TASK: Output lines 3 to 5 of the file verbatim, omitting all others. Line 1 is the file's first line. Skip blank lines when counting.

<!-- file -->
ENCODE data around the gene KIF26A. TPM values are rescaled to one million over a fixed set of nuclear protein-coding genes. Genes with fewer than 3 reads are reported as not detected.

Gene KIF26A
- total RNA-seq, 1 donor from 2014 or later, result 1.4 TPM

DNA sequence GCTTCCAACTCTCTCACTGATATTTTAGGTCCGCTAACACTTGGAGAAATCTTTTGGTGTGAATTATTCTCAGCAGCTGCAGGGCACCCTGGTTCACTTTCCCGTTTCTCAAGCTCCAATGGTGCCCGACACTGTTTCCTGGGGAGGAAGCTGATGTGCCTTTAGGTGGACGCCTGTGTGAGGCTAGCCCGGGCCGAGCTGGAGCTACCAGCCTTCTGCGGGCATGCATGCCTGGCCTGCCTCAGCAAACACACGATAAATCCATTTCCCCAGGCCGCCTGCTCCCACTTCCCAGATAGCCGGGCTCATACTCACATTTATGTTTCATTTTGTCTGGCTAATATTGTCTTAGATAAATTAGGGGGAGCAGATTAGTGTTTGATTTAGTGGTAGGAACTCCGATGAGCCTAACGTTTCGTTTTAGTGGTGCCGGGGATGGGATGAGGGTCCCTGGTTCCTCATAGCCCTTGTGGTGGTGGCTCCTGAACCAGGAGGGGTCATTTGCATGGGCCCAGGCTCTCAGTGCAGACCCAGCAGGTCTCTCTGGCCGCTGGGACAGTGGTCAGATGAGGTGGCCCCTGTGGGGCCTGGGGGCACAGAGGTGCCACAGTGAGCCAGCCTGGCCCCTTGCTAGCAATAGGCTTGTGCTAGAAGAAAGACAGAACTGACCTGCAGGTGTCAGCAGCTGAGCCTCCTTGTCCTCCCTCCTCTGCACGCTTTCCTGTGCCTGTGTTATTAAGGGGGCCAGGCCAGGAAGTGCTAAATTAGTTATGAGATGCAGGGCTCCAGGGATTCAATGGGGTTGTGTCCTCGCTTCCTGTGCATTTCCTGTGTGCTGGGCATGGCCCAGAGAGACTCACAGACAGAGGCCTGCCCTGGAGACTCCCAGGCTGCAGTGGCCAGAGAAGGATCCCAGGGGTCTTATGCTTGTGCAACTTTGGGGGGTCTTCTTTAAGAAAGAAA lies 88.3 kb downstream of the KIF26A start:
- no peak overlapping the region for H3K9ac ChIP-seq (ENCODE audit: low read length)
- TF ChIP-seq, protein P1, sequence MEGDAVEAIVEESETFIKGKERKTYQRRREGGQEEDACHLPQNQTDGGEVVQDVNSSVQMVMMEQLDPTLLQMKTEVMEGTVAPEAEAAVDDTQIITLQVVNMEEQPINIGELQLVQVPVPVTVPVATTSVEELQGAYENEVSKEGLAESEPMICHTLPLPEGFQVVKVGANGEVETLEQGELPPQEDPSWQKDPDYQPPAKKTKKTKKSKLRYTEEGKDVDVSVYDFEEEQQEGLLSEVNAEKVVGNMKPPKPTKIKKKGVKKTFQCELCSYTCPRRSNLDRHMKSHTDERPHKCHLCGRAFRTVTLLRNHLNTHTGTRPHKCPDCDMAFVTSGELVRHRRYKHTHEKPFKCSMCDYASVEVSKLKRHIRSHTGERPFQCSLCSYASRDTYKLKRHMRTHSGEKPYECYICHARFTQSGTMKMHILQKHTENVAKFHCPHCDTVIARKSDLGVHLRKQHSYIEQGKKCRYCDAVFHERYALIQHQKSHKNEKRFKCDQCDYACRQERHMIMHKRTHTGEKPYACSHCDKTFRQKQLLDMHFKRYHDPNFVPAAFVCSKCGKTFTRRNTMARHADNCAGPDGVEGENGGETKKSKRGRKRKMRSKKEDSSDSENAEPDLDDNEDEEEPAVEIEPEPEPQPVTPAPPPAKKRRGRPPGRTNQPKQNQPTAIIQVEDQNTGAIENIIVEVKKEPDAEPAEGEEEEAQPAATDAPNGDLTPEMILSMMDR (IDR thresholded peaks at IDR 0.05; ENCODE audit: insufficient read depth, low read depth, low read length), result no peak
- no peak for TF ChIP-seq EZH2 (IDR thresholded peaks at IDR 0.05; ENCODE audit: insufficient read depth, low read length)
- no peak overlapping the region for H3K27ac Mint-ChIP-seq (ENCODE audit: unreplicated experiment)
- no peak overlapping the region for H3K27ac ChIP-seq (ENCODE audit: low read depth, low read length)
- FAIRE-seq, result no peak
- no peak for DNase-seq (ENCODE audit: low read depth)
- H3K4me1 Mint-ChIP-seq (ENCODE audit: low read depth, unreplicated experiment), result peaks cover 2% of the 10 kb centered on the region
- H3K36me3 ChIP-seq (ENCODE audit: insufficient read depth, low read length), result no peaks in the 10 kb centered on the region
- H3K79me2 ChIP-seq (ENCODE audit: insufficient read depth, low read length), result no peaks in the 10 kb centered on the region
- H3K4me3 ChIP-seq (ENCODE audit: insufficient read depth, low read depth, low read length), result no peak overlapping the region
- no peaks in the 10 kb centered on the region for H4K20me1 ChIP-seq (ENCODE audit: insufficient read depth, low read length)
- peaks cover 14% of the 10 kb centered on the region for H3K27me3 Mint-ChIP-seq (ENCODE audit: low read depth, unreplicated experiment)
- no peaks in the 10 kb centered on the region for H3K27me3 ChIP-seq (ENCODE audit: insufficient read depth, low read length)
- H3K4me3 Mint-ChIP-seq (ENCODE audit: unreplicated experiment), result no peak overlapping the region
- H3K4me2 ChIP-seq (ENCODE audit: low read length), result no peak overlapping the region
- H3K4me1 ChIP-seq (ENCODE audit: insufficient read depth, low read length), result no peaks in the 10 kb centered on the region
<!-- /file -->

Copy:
- total RNA-seq, 1 donor from 2014 or later, result 1.4 TPM

DNA sequence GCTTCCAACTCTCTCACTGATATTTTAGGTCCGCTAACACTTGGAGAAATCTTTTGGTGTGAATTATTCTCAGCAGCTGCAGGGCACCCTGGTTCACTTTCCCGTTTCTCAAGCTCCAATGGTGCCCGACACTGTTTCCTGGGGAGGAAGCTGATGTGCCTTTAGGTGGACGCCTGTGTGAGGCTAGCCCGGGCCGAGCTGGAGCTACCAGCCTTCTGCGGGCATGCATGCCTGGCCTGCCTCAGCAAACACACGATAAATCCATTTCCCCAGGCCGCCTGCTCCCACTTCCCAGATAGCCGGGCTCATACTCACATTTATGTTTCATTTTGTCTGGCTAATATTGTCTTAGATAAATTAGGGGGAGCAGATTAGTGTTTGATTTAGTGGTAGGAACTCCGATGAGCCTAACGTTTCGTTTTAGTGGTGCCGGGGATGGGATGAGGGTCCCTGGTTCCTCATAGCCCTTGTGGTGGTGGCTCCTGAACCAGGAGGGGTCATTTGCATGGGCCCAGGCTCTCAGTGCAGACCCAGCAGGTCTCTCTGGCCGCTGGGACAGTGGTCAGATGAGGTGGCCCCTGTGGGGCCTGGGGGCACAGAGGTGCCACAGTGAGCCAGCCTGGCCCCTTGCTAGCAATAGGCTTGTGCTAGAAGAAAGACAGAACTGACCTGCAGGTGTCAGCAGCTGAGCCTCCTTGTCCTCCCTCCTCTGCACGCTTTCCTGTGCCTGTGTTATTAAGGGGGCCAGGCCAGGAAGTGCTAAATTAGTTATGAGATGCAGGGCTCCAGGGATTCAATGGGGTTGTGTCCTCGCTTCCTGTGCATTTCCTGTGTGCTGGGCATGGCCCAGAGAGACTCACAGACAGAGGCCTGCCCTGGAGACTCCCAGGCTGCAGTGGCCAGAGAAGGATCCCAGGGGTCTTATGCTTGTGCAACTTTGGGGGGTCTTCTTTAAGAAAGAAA lies 88.3 kb downstream of the KIF26A start:
- no peak overlapping the region for H3K9ac ChIP-seq (ENCODE audit: low read length)